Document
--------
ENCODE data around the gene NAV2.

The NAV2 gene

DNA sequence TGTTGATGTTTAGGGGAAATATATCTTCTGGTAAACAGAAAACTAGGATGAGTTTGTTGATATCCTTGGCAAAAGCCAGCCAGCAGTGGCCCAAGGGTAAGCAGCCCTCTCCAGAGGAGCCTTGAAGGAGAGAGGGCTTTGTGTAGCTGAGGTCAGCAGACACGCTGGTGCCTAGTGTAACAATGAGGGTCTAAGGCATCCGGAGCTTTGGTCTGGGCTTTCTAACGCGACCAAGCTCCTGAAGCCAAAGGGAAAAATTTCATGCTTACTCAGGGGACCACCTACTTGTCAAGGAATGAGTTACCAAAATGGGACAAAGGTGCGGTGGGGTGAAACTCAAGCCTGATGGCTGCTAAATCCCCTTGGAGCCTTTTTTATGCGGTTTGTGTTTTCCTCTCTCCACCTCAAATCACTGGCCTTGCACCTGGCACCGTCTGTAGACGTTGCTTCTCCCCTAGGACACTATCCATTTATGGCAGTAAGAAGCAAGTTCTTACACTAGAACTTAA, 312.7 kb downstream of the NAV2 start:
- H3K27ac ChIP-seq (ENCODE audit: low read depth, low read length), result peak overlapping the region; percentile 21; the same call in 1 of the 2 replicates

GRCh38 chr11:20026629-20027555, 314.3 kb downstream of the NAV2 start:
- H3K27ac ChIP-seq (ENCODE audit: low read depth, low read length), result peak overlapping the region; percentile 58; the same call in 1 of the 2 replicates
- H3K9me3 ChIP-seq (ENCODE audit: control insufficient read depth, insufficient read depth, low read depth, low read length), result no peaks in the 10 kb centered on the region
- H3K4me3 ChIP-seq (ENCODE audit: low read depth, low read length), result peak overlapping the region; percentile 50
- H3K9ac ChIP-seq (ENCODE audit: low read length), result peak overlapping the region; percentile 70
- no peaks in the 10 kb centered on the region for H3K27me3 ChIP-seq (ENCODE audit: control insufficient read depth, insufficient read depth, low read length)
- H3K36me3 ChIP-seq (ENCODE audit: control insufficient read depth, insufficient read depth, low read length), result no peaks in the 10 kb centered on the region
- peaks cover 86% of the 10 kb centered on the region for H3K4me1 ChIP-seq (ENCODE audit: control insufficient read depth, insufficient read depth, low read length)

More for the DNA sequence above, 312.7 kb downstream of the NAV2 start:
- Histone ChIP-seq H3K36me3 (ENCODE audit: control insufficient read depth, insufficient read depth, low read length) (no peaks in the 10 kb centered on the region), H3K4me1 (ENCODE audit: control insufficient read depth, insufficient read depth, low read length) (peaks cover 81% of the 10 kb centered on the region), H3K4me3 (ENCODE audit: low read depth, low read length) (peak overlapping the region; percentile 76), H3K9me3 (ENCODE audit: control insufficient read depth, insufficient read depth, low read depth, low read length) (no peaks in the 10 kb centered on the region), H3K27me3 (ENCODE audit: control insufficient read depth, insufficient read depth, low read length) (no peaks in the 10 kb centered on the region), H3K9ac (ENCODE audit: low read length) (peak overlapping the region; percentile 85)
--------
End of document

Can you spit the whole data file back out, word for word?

ENCODE data around the gene NAV2.

The NAV2 gene

DNA sequence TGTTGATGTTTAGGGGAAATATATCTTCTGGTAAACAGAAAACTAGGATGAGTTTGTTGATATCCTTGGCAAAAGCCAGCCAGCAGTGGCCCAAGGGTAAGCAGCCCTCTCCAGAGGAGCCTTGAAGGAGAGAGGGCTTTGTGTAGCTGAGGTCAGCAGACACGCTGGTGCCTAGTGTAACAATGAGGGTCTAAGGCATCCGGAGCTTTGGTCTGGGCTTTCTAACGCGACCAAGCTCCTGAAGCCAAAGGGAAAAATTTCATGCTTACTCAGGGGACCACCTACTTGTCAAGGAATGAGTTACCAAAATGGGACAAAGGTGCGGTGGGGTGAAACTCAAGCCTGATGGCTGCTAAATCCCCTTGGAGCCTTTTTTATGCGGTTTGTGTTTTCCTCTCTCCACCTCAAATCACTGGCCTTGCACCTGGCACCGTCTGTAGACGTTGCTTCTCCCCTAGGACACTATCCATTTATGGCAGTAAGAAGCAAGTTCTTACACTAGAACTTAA, 312.7 kb downstream of the NAV2 start:
- H3K27ac ChIP-seq (ENCODE audit: low read depth, low read length), result peak overlapping the region; percentile 21; the same call in 1 of the 2 replicates

GRCh38 chr11:20026629-20027555, 314.3 kb downstream of the NAV2 start:
- H3K27ac ChIP-seq (ENCODE audit: low read depth, low read length), result peak overlapping the region; percentile 58; the same call in 1 of the 2 replicates
- H3K9me3 ChIP-seq (ENCODE audit: control insufficient read depth, insufficient read depth, low read depth, low read length), result no peaks in the 10 kb centered on the region
- H3K4me3 ChIP-seq (ENCODE audit: low read depth, low read length), result peak overlapping the region; percentile 50
- H3K9ac ChIP-seq (ENCODE audit: low read length), result peak overlapping the region; percentile 70
- no peaks in the 10 kb centered on the region for H3K27me3 ChIP-seq (ENCODE audit: control insufficient read depth, insufficient read depth, low read length)
- H3K36me3 ChIP-seq (ENCODE audit: control insufficient read depth, insufficient read depth, low read length), result no peaks in the 10 kb centered on the region
- peaks cover 86% of the 10 kb centered on the region for H3K4me1 ChIP-seq (ENCODE audit: control insufficient read depth, insufficient read depth, low read length)

More for the DNA sequence above, 312.7 kb downstream of the NAV2 start:
- Histone ChIP-seq H3K36me3 (ENCODE audit: control insufficient read depth, insufficient read depth, low read length) (no peaks in the 10 kb centered on the region), H3K4me1 (ENCODE audit: control insufficient read depth, insufficient read depth, low read length) (peaks cover 81% of the 10 kb centered on the region), H3K4me3 (ENCODE audit: low read depth, low read length) (peak overlapping the region; percentile 76), H3K9me3 (ENCODE audit: control insufficient read depth, insufficient read depth, low read depth, low read length) (no peaks in the 10 kb centered on the region), H3K27me3 (ENCODE audit: control insufficient read depth, insufficient read depth, low read length) (no peaks in the 10 kb centered on the region), H3K9ac (ENCODE audit: low read length) (peak overlapping the region; percentile 85)